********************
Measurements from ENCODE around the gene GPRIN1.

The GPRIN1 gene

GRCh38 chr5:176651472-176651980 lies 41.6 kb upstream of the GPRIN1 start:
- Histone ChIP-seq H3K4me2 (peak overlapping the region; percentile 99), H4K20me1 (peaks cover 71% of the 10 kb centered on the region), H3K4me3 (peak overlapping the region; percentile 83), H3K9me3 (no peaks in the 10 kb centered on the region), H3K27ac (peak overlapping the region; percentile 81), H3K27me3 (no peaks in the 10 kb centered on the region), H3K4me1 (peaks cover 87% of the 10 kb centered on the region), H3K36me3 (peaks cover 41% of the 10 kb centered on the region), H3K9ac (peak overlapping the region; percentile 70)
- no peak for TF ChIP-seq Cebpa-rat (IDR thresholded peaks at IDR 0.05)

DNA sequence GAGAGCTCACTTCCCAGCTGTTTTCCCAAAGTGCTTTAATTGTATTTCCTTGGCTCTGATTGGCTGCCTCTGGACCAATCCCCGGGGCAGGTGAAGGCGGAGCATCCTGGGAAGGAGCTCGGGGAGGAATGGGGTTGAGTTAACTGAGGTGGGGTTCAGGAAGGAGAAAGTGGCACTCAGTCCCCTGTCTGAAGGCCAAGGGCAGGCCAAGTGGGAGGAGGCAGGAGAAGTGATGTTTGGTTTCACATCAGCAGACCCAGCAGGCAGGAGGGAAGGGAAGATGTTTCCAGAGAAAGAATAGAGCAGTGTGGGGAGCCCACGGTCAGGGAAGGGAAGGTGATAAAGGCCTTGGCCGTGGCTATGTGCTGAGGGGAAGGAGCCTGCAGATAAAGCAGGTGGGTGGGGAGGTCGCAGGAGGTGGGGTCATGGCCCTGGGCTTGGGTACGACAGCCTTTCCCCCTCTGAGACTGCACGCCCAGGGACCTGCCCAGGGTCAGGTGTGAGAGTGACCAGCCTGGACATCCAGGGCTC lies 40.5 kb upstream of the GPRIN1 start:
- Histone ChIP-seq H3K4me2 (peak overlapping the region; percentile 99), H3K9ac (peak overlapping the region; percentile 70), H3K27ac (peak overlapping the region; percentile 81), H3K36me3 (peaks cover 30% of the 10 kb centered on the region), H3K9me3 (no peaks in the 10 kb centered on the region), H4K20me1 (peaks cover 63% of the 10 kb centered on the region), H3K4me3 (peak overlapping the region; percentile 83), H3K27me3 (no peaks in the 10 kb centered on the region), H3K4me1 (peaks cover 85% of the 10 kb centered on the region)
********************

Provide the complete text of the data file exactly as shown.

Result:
Measurements from ENCODE around the gene GPRIN1.

The GPRIN1 gene

GRCh38 chr5:176651472-176651980 lies 41.6 kb upstream of the GPRIN1 start:
- Histone ChIP-seq H3K4me2 (peak overlapping the region; percentile 99), H4K20me1 (peaks cover 71% of the 10 kb centered on the region), H3K4me3 (peak overlapping the region; percentile 83), H3K9me3 (no peaks in the 10 kb centered on the region), H3K27ac (peak overlapping the region; percentile 81), H3K27me3 (no peaks in the 10 kb centered on the region), H3K4me1 (peaks cover 87% of the 10 kb centered on the region), H3K36me3 (peaks cover 41% of the 10 kb centered on the region), H3K9ac (peak overlapping the region; percentile 70)
- no peak for TF ChIP-seq Cebpa-rat (IDR thresholded peaks at IDR 0.05)

DNA sequence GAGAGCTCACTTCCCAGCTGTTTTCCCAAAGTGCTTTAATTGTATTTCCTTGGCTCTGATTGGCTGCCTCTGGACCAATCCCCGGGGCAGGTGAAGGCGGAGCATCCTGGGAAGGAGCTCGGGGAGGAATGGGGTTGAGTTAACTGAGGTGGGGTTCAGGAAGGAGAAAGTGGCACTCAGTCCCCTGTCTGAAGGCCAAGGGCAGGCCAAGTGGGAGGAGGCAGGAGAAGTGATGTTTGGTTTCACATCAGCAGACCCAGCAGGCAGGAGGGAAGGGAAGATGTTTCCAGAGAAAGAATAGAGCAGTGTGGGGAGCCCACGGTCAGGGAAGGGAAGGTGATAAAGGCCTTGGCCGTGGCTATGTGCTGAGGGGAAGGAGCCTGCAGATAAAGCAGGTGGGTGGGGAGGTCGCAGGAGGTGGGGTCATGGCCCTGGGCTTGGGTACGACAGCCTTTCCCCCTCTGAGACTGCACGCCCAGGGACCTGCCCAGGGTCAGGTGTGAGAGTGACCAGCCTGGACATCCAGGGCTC lies 40.5 kb upstream of the GPRIN1 start:
- Histone ChIP-seq H3K4me2 (peak overlapping the region; percentile 99), H3K9ac (peak overlapping the region; percentile 70), H3K27ac (peak overlapping the region; percentile 81), H3K36me3 (peaks cover 30% of the 10 kb centered on the region), H3K9me3 (no peaks in the 10 kb centered on the region), H4K20me1 (peaks cover 63% of the 10 kb centered on the region), H3K4me3 (peak overlapping the region; percentile 83), H3K27me3 (no peaks in the 10 kb centered on the region), H3K4me1 (peaks cover 85% of the 10 kb centered on the region)